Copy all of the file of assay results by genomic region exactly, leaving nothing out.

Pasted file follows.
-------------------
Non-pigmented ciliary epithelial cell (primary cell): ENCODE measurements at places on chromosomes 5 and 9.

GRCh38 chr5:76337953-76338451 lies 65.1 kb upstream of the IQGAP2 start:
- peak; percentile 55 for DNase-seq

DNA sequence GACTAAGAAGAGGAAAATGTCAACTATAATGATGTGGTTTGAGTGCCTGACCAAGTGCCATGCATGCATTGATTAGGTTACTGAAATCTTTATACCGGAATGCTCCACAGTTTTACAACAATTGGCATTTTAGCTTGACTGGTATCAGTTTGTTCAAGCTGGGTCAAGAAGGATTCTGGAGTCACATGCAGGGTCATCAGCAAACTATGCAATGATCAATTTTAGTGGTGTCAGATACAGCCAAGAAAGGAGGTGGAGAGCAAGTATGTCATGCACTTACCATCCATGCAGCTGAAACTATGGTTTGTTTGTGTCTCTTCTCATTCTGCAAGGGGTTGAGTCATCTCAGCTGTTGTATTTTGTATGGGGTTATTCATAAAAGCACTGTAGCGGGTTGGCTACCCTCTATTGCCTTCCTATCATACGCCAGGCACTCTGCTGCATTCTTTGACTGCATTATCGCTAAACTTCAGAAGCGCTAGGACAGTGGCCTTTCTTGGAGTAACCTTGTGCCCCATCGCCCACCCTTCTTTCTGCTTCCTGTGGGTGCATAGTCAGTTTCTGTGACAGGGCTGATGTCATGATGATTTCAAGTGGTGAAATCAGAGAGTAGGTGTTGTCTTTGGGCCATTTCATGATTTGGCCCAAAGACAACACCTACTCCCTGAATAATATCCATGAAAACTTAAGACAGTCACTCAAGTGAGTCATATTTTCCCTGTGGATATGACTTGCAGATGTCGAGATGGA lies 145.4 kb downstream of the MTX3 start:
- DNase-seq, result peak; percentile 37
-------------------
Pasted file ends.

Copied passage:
Non-pigmented ciliary epithelial cell (primary cell): ENCODE measurements at places on chromosomes 5 and 9.

GRCh38 chr5:76337953-76338451 lies 65.1 kb upstream of the IQGAP2 start:
- peak; percentile 55 for DNase-seq

DNA sequence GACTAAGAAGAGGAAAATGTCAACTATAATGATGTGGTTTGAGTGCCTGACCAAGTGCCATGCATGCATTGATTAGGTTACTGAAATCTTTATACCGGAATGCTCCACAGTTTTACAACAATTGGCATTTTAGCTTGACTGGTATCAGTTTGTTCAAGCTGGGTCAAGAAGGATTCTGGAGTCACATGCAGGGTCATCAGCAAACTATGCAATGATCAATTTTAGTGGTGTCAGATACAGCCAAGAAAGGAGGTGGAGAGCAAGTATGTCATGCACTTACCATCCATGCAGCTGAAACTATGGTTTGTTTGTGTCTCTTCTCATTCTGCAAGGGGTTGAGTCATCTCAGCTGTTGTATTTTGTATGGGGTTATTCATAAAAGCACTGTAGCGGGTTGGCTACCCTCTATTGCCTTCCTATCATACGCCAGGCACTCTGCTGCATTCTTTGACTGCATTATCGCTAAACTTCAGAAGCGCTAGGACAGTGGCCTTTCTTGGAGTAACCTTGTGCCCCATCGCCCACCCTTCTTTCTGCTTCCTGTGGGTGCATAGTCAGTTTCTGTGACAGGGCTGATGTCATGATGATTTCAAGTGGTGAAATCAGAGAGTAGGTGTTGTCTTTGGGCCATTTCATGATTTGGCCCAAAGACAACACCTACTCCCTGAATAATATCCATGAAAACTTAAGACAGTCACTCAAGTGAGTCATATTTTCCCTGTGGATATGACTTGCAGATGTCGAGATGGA lies 145.4 kb downstream of the MTX3 start:
- DNase-seq, result peak; percentile 37